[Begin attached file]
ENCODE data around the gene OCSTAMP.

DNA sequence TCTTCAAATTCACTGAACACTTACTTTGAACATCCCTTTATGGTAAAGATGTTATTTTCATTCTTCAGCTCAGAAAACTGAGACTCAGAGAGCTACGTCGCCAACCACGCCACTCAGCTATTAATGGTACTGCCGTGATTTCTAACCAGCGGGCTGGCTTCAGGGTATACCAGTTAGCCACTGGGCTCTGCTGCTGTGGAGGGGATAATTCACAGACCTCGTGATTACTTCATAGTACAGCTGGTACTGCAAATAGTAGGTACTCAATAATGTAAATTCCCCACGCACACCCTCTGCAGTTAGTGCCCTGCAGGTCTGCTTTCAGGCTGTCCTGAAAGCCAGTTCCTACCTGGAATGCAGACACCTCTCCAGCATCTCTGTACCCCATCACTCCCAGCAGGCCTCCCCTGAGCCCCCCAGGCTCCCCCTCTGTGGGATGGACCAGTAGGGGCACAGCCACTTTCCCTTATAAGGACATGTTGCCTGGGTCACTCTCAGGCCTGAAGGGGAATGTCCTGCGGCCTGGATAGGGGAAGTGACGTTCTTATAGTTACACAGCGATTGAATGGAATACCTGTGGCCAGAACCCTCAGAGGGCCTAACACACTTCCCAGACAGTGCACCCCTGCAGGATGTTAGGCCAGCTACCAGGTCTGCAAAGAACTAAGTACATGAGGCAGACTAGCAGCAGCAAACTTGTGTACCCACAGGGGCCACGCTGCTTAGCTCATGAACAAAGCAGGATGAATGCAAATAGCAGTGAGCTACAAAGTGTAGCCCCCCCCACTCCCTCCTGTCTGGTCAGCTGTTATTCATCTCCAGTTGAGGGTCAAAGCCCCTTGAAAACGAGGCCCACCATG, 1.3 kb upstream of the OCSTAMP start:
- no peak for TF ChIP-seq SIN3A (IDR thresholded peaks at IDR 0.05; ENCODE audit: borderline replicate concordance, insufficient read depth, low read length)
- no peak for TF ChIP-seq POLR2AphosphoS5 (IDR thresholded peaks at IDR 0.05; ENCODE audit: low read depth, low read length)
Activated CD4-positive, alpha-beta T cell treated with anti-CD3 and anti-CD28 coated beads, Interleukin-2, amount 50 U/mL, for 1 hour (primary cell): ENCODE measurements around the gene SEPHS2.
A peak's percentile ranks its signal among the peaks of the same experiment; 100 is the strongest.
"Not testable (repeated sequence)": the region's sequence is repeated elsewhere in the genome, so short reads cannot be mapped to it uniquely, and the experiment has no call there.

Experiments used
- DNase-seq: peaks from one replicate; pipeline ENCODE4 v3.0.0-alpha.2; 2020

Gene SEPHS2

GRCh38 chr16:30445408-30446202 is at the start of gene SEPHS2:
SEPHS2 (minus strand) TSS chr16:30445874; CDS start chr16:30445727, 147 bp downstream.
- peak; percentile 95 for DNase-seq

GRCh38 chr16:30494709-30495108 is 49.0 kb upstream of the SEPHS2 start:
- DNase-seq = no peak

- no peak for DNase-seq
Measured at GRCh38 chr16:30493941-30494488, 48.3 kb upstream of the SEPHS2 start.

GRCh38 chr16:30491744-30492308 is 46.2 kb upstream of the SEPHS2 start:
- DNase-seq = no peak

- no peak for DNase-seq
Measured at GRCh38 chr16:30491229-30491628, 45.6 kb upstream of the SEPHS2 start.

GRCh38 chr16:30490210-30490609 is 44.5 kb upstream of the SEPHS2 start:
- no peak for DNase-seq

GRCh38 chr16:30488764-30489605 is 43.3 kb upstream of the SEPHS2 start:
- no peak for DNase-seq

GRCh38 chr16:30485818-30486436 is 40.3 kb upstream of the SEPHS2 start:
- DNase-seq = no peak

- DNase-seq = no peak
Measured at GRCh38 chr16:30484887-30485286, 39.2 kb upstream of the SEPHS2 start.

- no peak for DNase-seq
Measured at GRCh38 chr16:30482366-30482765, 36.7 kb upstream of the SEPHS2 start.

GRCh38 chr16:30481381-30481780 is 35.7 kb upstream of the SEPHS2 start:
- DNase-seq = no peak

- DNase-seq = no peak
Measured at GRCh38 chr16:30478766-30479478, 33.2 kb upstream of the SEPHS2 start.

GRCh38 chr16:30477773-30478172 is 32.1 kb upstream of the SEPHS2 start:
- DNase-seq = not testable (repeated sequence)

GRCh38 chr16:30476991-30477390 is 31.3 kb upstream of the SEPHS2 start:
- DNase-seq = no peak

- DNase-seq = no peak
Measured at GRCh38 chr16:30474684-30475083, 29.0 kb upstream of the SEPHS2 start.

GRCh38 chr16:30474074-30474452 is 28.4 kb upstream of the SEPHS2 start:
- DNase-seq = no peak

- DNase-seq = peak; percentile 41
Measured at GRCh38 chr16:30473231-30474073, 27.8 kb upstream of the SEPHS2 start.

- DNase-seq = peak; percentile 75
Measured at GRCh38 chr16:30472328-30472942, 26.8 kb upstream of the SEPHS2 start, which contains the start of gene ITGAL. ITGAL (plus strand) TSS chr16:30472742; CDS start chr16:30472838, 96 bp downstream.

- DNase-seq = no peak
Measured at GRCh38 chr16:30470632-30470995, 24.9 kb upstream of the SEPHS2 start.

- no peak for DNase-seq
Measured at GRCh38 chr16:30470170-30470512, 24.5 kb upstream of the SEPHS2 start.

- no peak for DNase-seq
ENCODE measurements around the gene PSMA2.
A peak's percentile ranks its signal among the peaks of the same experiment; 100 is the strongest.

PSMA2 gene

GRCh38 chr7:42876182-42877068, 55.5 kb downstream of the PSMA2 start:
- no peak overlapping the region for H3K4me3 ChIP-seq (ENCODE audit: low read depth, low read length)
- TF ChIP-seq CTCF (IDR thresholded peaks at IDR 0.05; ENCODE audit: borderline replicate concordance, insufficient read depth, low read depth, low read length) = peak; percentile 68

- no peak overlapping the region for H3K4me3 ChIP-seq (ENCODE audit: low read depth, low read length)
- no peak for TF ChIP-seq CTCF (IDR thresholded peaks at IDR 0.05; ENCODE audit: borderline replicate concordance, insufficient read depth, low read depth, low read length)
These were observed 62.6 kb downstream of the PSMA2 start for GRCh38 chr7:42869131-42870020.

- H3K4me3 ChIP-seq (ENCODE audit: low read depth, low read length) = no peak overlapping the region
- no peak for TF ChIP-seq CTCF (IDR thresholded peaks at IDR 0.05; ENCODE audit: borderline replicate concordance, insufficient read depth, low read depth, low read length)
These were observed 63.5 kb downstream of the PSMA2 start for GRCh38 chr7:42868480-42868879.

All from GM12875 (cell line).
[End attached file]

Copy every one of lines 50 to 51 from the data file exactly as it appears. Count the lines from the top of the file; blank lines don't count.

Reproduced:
- no peak for DNase-seq
Measured at GRCh38 chr16:30470170-30470512, 24.5 kb upstream of the SEPHS2 start.